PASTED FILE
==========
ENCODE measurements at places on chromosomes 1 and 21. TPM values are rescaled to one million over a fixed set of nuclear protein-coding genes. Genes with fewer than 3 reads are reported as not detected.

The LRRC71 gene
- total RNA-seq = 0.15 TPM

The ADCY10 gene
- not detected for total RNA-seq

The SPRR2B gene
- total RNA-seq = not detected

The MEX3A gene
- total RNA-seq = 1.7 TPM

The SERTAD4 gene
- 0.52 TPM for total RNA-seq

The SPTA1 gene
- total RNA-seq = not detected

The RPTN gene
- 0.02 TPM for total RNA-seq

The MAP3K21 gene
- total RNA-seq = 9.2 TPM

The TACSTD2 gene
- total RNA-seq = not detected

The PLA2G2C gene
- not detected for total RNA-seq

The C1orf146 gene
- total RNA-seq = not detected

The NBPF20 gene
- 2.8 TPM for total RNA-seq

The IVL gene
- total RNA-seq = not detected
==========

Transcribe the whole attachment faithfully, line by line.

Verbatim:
ENCODE measurements at places on chromosomes 1 and 21. TPM values are rescaled to one million over a fixed set of nuclear protein-coding genes. Genes with fewer than 3 reads are reported as not detected.

The LRRC71 gene
- total RNA-seq = 0.15 TPM

The ADCY10 gene
- not detected for total RNA-seq

The SPRR2B gene
- total RNA-seq = not detected

The MEX3A gene
- total RNA-seq = 1.7 TPM

The SERTAD4 gene
- 0.52 TPM for total RNA-seq

The SPTA1 gene
- total RNA-seq = not detected

The RPTN gene
- 0.02 TPM for total RNA-seq

The MAP3K21 gene
- total RNA-seq = 9.2 TPM

The TACSTD2 gene
- total RNA-seq = not detected

The PLA2G2C gene
- not detected for total RNA-seq

The C1orf146 gene
- total RNA-seq = not detected

The NBPF20 gene
- 2.8 TPM for total RNA-seq

The IVL gene
- total RNA-seq = not detected